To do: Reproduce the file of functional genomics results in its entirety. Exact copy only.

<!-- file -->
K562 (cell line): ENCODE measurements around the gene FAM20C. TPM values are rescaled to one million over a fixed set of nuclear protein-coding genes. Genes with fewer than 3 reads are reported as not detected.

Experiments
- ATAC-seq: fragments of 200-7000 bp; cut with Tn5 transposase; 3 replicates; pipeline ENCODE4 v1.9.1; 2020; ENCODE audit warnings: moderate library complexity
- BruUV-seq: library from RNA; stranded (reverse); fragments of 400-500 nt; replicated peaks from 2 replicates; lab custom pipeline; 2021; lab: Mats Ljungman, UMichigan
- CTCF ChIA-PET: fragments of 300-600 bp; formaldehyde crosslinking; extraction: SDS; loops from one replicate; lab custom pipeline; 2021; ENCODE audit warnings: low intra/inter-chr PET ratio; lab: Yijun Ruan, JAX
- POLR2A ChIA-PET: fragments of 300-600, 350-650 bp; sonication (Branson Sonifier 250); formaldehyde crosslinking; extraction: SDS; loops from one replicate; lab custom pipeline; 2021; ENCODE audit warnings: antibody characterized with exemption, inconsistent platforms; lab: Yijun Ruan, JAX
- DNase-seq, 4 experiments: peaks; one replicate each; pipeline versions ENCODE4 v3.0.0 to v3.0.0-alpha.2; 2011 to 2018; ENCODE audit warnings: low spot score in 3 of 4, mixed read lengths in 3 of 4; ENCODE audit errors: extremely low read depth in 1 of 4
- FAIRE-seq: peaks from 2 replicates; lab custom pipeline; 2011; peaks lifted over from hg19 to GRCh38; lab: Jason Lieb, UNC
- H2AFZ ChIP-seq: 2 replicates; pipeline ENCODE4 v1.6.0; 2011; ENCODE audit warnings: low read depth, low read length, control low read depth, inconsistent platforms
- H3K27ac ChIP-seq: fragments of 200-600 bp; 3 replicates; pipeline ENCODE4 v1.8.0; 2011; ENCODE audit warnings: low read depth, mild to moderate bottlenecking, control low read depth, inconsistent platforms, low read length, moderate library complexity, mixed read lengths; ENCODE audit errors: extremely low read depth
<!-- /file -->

K562 (cell line): ENCODE measurements around the gene FAM20C. TPM values are rescaled to one million over a fixed set of nuclear protein-coding genes. Genes with fewer than 3 reads are reported as not detected.

Experiments
- ATAC-seq: fragments of 200-7000 bp; cut with Tn5 transposase; 3 replicates; pipeline ENCODE4 v1.9.1; 2020; ENCODE audit warnings: moderate library complexity
- BruUV-seq: library from RNA; stranded (reverse); fragments of 400-500 nt; replicated peaks from 2 replicates; lab custom pipeline; 2021; lab: Mats Ljungman, UMichigan
- CTCF ChIA-PET: fragments of 300-600 bp; formaldehyde crosslinking; extraction: SDS; loops from one replicate; lab custom pipeline; 2021; ENCODE audit warnings: low intra/inter-chr PET ratio; lab: Yijun Ruan, JAX
- POLR2A ChIA-PET: fragments of 300-600, 350-650 bp; sonication (Branson Sonifier 250); formaldehyde crosslinking; extraction: SDS; loops from one replicate; lab custom pipeline; 2021; ENCODE audit warnings: antibody characterized with exemption, inconsistent platforms; lab: Yijun Ruan, JAX
- DNase-seq, 4 experiments: peaks; one replicate each; pipeline versions ENCODE4 v3.0.0 to v3.0.0-alpha.2; 2011 to 2018; ENCODE audit warnings: low spot score in 3 of 4, mixed read lengths in 3 of 4; ENCODE audit errors: extremely low read depth in 1 of 4
- FAIRE-seq: peaks from 2 replicates; lab custom pipeline; 2011; peaks lifted over from hg19 to GRCh38; lab: Jason Lieb, UNC
- H2AFZ ChIP-seq: 2 replicates; pipeline ENCODE4 v1.6.0; 2011; ENCODE audit warnings: low read depth, low read length, control low read depth, inconsistent platforms
- H3K27ac ChIP-seq: fragments of 200-600 bp; 3 replicates; pipeline ENCODE4 v1.8.0; 2011; ENCODE audit warnings: low read depth, mild to moderate bottlenecking, control low read depth, inconsistent platforms, low read length, moderate library complexity, mixed read lengths; ENCODE audit errors: extremely low read depth